Celebration of the commencement of the construction of the oil pipeline connecting Russia with China in 2015.

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Until recently, Russia was facing its foreign debt repayment deadline, and sanctions made some of its foreign currency inaccessible.

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Holes in the wall

Angelo Katzoros, a geopolitical analyst at the National Bank, explains that there are huge holes, oil and gas in the wall that Western nations have built with sanctions to isolate Russia, which are the country’s main sources of income.

This explains why the restrictions did not have the desired effect.

Angelo Cattores, Geopolitical Analyst at the National Bank

Russia, the world’s third-largest oil producer, has no problem selling its product anywhere else in the world, even in countries that do not impose sanctions. The researcher points out that the oil can travel by boat and by pipeline.

Photo by Olivier Mathews, Associated Press Archives

Demonstration in Brussels on May 30 in support of Russia’s embargo on oil and gas

As for natural gas, Russian exports have fallen, but are offset by a sharp rise in price volumes.

EU countries have agreed to reduce Russian oil imports by 90% by the end of the year. “We have to see its impact later this year,” he says, adding that Russia is facing rising inflation and most observers expect the Russian economy to sink into recession.

The International Monetary Fund, among other things, predicts that Russia’s GDP will shrink by 8.5% by 2022.

Photo Gallery Reuters

Russian Foreign Minister Sergei Lavrov met with Saudi Arabia’s Prince Faisal bin Farhan al-Soud in Riyadh on May 31.

Angelo Katsorus believes that Ukraine’s allies do not have much ammunition in stock, other than Russia cutting off Europe from natural gas.

That said, this is not a short-term solution. “It will take many years to build the infrastructure needed to change the east-west flow of the gas trade,” he said.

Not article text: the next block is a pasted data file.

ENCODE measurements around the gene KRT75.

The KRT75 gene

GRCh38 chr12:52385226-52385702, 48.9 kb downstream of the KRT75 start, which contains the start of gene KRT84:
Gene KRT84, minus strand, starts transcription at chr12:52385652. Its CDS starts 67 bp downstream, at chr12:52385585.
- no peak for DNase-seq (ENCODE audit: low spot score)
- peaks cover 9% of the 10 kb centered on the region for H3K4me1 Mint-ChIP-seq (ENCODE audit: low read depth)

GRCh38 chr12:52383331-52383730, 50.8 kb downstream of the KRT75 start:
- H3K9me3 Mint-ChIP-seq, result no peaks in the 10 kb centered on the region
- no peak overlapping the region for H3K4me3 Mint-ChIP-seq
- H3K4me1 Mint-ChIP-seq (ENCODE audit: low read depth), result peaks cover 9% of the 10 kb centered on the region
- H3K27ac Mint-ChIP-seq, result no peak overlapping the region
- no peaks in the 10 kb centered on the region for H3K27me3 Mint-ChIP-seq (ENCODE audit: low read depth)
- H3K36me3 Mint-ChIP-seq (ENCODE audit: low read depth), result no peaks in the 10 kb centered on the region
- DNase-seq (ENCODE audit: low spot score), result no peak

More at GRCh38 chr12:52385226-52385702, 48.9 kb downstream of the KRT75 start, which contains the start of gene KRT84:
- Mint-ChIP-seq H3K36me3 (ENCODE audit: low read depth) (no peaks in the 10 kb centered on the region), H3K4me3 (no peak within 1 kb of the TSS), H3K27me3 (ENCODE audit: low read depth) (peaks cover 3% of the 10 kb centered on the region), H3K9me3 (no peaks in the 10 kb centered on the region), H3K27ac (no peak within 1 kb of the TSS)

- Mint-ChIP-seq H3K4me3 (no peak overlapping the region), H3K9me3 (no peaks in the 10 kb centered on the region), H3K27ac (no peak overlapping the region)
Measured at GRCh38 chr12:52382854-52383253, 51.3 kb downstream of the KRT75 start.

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The hard part is what to do, Martin Carrier agrees. “Democratic governments find it difficult to make decisions that have a major impact on the economy. ⁇

Russia supplies 40% of its natural gas to Europe. This dependence is diminishing as countries find other suppliers, but Russian gas remains vital to many economies in the eurozone, including European heavyweight Germany.

According to the German central bank, without Russia gas, the country’s economy would fall by 5%.

A flexible economy

Photo by Dado Ruvik, Reuters Archives

The ruble not only retained its value, but was strengthened by the strict exchange control measures imposed by the Russian government.

According to official government figures, the Russian economy is still resisting the onslaught of sanctions. According to the Rosstat Institute of Statistics, the country’s GDP grew by 3.5% in the first quarter. Inflation remains at 10%, but the strength of the ruble offsets the rise. The ruble not only retained its value, but also strengthened due to the strict exchange control measures imposed on individuals, companies and business partners who still trade with Russia, who are forced to pay in rubles.

Increase in export earnings

Photo by Thilo Schmulzen, Reuters Archives

Germany continues to depend on Russian gas imports, especially as fuel for its steel industry.

Russia’s oil and gas export earnings have been rising, despite a 27% drop in sales volume since the beginning of this year. Higher oil prices, for example, are more likely to offset lower sales in the European market. India, China and many Asian countries have increased their purchases of Russian oil, and Europe will buy $ 300 million a day by the end of the year.

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  • 10,279
    This is the number of sanctions imposed on Russia since the invasion of Crimea in 2014. Half imposed after the invasion of Ukraine.

    Source: Correctiv.org